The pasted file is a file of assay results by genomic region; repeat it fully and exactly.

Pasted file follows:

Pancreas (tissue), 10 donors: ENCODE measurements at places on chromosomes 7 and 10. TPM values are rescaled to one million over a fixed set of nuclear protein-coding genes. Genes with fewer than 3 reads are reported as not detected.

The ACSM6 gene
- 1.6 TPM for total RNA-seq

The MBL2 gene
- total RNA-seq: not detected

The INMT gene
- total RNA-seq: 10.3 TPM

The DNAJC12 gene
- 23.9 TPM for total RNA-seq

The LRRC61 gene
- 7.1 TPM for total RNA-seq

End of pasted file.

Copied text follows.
Pancreas (tissue), 10 donors: ENCODE measurements at places on chromosomes 7 and 10. TPM values are rescaled to one million over a fixed set of nuclear protein-coding genes. Genes with fewer than 3 reads are reported as not detected.

The ACSM6 gene
- 1.6 TPM for total RNA-seq

The MBL2 gene
- total RNA-seq: not detected

The INMT gene
- total RNA-seq: 10.3 TPM

The DNAJC12 gene
- 23.9 TPM for total RNA-seq

The LRRC61 gene
- 7.1 TPM for total RNA-seq